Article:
Texas Governor Backtracks on Reopening State as Surge in COVID-19 Cases Cripple Hospitals

The numbers don’t lie: Texas reported 47 more deaths and nearly 6,000 infections in one day.

Governor Greg Abbott has kissed his plans to reopen Texas goodbye—at least for now.

On Wednesday, the Lone Star state recorded 47 deaths and close to 6,000 new positive cases. This is an all-time high for Texas, whose hospitals are almost at capacity due to the rising number of COVID-19 cases.

In a statement, the governor said the “temporary pause will help our state corral the spread until we can safely enter the next phase of opening our state for business.”

He then appealed to “all Texans to do their part to slow the spread of COVID-19 by wearing a mask, washing their hands regularly and socially distancing from others.”

“The more that we all follow these guidelines, the safer our state will be, and the more we can open up Texas for business,” Abbott reminded.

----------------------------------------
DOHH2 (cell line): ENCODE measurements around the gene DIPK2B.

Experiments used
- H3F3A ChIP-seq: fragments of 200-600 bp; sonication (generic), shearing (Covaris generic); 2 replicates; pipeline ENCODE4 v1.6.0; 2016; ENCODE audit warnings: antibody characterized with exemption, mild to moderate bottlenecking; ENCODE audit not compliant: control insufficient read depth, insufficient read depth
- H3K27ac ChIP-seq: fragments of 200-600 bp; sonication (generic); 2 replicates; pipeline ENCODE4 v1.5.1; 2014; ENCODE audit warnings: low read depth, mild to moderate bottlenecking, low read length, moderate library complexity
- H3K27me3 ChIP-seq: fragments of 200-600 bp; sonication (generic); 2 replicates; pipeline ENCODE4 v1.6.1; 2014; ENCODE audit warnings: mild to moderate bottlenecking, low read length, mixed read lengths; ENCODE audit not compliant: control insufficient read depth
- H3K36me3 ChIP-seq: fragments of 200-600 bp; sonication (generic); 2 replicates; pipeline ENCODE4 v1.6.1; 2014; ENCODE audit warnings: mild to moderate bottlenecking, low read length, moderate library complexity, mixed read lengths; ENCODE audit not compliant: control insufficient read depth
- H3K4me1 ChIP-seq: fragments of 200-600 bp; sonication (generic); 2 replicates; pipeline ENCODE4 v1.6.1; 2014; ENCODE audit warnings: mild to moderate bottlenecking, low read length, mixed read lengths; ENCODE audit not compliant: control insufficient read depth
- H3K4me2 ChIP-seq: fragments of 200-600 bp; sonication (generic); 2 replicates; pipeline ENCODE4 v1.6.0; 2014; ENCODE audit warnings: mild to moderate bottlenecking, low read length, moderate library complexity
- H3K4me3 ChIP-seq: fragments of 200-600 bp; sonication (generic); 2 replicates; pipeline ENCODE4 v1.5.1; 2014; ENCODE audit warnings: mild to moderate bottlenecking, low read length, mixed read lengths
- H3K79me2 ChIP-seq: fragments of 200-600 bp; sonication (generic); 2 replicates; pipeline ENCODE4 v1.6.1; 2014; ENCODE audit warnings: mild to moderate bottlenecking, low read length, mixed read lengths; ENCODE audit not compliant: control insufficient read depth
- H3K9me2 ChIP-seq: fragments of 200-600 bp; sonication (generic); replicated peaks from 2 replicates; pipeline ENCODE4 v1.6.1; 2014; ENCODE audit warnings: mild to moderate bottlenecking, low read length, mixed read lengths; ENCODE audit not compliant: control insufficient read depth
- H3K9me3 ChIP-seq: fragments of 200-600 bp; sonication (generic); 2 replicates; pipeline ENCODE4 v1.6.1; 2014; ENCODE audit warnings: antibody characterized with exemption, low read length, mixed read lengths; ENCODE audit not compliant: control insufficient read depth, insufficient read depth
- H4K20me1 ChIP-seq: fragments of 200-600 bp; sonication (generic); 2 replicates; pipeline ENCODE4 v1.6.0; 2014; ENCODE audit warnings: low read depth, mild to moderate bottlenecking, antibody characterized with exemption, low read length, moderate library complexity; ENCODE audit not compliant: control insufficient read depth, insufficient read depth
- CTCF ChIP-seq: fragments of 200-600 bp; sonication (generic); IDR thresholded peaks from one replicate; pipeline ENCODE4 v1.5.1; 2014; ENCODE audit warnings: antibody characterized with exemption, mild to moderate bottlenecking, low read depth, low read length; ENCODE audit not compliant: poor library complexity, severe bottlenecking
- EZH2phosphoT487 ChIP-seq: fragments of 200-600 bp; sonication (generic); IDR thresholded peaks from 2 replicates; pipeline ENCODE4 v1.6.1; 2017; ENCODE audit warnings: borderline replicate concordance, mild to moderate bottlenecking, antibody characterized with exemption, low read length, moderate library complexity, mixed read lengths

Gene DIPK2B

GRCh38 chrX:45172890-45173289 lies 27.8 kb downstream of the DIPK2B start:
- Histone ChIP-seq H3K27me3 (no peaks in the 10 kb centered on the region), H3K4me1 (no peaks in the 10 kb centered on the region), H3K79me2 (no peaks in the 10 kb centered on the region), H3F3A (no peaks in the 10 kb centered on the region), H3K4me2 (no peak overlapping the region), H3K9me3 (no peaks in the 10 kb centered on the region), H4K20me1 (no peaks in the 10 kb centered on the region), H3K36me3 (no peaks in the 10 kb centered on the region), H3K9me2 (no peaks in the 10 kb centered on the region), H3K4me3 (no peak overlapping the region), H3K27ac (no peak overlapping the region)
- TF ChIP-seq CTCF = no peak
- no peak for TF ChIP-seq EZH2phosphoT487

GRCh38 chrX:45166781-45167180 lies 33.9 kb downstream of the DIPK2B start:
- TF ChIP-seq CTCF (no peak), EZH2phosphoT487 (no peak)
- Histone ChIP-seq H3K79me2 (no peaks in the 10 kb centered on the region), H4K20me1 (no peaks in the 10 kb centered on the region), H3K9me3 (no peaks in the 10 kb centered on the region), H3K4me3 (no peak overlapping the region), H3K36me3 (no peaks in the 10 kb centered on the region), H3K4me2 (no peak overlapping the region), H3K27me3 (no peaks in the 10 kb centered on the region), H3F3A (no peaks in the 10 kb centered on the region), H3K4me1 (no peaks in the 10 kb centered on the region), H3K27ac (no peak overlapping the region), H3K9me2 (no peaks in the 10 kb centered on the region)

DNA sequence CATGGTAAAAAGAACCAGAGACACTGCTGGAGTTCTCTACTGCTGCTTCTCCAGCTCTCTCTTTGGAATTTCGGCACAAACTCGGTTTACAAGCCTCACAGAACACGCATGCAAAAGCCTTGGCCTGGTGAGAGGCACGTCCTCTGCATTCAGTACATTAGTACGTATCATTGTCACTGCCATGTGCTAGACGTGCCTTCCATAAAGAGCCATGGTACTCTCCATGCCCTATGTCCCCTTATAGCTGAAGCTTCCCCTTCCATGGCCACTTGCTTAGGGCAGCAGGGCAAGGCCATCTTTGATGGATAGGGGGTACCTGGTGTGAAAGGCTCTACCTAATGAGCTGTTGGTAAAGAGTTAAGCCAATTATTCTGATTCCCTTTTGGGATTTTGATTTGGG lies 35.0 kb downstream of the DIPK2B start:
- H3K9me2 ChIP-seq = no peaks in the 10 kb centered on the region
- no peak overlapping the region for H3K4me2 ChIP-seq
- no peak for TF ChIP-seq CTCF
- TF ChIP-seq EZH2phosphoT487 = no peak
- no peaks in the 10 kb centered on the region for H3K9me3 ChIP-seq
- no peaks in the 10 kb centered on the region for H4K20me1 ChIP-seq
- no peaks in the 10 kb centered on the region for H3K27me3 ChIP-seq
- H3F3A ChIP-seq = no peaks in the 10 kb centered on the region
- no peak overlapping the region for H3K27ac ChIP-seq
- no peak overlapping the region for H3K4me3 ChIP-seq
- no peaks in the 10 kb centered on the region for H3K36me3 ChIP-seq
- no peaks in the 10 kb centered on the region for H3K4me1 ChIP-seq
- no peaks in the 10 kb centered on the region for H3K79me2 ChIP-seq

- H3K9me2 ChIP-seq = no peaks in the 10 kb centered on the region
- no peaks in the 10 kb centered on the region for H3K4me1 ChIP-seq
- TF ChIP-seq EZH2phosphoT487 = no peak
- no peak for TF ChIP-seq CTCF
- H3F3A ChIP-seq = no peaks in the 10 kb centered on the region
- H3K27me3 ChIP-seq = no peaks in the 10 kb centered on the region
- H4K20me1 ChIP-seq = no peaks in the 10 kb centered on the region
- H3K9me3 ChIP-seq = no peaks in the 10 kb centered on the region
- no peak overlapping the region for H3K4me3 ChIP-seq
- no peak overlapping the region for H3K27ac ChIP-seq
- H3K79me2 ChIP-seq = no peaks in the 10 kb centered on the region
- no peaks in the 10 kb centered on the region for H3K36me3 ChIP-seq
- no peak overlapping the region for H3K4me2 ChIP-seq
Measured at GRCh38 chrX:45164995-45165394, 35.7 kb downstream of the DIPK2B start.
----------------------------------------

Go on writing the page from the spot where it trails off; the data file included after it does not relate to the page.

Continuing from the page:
The announcement was no surprise. Opening the state could lead to more cases, a scenario the Texas healthcare system can no longer support. The Texas Medical Center in Houston earlier reported that its ICU is fully occupied.

A few weeks ago, Gov. Abbott signed an executive order postponing “all surgeries and procedures that are not immediately medically necessary” in the state’s four biggest counties. This was meant to help free up more beds in densely populated areas.

Dr. Faisal Masud, medical director of critical care medicine at the Houston Methodist hospital system, said their hospital is managing for now. However, he was quick to say that “if this trajectory is what it was the last 10 days when we literally had a tripling of our cases — we can’t do that for a couple of weeks at all.”

Dr. Masud stressed that the explosion of patients has to slow down.